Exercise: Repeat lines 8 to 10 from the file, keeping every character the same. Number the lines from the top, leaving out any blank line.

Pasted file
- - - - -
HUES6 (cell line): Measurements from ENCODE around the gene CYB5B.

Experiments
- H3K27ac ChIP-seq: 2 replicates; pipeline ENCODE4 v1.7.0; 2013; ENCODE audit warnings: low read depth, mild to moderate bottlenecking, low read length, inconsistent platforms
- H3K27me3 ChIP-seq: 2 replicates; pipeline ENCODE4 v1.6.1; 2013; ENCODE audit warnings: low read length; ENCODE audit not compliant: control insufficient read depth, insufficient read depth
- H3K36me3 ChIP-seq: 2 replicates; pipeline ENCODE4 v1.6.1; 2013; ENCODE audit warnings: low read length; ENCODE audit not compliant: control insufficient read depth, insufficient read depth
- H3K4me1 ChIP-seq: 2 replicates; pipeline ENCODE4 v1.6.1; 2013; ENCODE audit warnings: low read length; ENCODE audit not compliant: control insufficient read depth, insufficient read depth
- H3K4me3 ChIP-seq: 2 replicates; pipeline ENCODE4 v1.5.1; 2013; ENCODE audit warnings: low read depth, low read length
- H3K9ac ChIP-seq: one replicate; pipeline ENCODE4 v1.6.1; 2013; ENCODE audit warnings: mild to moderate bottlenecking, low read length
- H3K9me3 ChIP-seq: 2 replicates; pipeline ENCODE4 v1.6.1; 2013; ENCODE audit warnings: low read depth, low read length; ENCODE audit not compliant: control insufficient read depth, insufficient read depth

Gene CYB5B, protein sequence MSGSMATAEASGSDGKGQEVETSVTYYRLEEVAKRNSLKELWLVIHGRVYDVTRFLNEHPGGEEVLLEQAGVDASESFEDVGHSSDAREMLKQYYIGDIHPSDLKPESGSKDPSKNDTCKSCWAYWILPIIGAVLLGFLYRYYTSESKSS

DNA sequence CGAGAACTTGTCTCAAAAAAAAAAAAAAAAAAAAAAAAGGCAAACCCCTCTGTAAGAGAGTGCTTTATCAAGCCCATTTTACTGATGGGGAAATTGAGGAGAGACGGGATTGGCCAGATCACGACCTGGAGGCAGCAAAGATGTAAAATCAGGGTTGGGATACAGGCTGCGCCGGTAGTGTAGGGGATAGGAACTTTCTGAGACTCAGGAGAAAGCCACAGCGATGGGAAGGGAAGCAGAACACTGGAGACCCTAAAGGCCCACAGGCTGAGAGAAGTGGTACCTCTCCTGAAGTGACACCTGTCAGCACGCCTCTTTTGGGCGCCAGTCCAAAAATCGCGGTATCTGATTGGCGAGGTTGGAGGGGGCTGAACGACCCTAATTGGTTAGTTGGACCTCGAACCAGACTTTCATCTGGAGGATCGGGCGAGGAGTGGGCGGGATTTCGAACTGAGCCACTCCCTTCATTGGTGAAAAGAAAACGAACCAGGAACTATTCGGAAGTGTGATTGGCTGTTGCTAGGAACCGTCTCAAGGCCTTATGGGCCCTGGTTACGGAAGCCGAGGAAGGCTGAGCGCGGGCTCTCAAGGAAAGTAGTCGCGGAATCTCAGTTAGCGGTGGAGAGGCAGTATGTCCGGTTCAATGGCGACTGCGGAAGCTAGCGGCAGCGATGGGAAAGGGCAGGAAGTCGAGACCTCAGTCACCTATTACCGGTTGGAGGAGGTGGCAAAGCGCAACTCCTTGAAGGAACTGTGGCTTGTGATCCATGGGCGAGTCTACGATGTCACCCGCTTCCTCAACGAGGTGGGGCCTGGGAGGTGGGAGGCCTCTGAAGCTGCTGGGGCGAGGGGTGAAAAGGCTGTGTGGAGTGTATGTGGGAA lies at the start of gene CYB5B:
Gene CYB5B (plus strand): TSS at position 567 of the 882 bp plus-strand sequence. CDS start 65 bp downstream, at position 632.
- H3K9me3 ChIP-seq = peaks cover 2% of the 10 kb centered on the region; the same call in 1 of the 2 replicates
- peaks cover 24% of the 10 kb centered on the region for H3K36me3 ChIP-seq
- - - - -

- H3K9ac ChIP-seq: one replicate; pipeline ENCODE4 v1.6.1; 2013; ENCODE audit warnings: mild to moderate bottlenecking, low read length
- H3K9me3 ChIP-seq: 2 replicates; pipeline ENCODE4 v1.6.1; 2013; ENCODE audit warnings: low read depth, low read length; ENCODE audit not compliant: control insufficient read depth, insufficient read depth

Gene CYB5B, protein sequence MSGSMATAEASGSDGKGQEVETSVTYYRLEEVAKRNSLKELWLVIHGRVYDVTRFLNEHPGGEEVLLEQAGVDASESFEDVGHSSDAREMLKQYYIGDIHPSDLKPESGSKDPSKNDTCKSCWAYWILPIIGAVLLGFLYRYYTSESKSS